Heavy Broken Spa Covers Waste Energy. I saw this advertised on line the other day. When I went to check out the guys website, guess what he’s selling? Rigid foam spa covers that will end up heavy or broken, usually within two years. To me this is like a coat salesman telling you wet wind breakers won’t keep you warm, here you need to buy this new dry wind breaker and go play outside in the rain.
Instead of selling you something that won’t get heavy or broken he keeps selling the same thing, hoping you won’t notice. If you have had to replace a spa cover because it got heavy, maybe the question you should ask before you buy the next one is, Why?
What causes the foam spa cover to get heavy is that it traps moisture inside. Rigid foam board is used in lots of insulation applications. It can be used around refrigeration storage areas like in a super market. Layers of foam board can insulate the cool storage area while the customer area can be kept comfortably warm. But in this type of installation the foam is not subjected to hot moist air. As long as the foam stays dry it has a predictable insulation value. But if the foam were to have moisture in it instead of the little air spaces it uses to insulate, it would have no insulation value at all.
If you wanted to produce the perfect environment for a rigid foam board to become saturated it would be to put it over a source of warm, humid, steam. You couldn’t get water into it faster even if you tied it to the bottom of your swimming pool. Why? Because water molecules are bigger than steam molecules. Steam can get into smaller spaces faster than water. And once the steam cools, it condenses back into water, displacing air in the foam as it does.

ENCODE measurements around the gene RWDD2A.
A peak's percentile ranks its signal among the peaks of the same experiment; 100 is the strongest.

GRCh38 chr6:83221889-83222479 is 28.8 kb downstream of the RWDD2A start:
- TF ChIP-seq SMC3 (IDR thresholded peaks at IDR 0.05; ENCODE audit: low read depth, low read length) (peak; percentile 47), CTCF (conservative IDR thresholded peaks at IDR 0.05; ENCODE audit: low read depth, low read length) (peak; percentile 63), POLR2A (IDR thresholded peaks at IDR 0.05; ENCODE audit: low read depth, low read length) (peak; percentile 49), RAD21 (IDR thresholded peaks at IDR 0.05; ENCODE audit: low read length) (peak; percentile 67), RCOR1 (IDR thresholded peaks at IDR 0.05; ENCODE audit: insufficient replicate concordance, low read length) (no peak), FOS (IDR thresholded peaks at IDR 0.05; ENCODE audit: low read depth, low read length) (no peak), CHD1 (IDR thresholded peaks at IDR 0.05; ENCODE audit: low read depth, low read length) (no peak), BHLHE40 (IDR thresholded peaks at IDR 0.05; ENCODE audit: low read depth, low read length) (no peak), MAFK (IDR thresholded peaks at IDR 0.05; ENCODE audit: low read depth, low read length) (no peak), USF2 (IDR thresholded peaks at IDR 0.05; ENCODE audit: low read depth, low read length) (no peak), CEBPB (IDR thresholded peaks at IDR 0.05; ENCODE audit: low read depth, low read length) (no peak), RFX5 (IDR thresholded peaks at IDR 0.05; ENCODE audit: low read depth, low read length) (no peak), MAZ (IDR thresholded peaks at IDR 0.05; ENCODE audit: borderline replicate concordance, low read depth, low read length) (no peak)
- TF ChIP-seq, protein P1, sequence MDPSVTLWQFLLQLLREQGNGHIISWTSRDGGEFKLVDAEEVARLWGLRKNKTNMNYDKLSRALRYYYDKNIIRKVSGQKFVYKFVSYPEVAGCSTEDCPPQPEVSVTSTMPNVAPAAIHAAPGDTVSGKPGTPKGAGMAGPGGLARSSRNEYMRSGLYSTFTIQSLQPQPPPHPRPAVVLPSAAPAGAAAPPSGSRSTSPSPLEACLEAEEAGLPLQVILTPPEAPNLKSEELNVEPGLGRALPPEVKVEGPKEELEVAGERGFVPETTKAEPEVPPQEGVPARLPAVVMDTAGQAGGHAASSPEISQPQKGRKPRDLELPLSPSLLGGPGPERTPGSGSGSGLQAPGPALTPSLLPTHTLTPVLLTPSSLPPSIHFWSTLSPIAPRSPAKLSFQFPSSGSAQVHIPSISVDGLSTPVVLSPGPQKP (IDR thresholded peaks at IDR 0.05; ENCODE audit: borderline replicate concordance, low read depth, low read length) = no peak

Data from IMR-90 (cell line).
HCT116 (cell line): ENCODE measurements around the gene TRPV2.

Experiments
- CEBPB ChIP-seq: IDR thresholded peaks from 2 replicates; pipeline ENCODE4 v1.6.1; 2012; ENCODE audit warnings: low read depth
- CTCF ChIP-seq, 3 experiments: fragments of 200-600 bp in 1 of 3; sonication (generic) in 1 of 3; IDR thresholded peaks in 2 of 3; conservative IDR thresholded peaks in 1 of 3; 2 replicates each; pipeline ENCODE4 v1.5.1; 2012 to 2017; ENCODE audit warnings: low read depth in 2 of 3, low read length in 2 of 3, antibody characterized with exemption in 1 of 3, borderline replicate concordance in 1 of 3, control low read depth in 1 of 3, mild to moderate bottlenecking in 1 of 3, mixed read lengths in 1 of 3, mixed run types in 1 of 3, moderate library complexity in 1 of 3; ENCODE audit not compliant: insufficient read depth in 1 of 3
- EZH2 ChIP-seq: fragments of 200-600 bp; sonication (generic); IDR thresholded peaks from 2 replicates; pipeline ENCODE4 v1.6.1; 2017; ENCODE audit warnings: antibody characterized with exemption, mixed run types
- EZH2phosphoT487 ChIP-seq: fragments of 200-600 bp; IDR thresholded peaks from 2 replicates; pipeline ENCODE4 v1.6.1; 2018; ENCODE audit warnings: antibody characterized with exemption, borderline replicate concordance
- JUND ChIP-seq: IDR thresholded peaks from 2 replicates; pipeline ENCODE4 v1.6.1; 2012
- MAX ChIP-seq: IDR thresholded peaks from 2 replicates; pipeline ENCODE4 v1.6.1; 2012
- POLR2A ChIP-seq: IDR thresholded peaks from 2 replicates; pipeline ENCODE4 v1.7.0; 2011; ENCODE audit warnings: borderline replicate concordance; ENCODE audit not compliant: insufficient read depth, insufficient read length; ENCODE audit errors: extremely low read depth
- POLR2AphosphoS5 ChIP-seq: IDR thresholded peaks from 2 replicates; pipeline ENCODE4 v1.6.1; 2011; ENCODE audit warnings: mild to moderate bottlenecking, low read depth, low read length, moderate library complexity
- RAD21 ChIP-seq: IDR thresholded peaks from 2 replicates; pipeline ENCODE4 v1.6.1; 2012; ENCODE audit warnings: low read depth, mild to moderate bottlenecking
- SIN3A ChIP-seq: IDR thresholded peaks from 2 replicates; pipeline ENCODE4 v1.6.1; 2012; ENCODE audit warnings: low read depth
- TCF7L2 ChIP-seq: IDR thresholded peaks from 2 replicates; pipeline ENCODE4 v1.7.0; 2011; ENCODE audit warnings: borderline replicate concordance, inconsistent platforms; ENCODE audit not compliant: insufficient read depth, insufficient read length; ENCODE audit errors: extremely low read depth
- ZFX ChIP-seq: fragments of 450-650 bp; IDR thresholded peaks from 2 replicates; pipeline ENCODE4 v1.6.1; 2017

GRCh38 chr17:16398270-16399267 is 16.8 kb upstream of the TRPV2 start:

Long before you notice the spa cover getting heavy, moisture has begun to replace the air spaces in your cover. When it does, the little insulation value that cover might have had, goes down dramatically. From whatever it may have been when you first put it on your spa it has gone down to as much insulation as a wet piece of plywood by the time you actually notice it got heavy.
You might get fooled into thinking that it is still insulating well because snow won’t melt off it. Unfortunately, you would be wrong. Snow won’t melt off a frozen pond either but it doesn't mean the ice is insulating the water. When snow falls on a saturated foam spa cover, it freezes the moisture in the cover because it is laying directly on the cover. The water of your spa is never in contact with the foam since the foam is resting way up on top of the acrylic of the spa, usually about a foot above the water surface. What’s happening is the warm spa water is evaporating into steam. That steam is rising, because that is what heat does, until it hits the bottom of the frozen spa cover. Then the steam cools and turns back into water. The water, now cooled, falls, because that’s what cold does, back into the warm spa water, cooling it off.
So if you wanted to invent a radiator to cool off your warm spa water this would be the perfect design. Put a block of frozen foam over the water. Load it up with snow so it will keep the spa cover frozen and stand back and watch the power meter spin. Instead of buying another rigid foam spa cover that will positively end up like the one you are replacing now, shop online for one that is designed better. Look for Spa Covers that will insulate the water from the water surface, without rigid foam.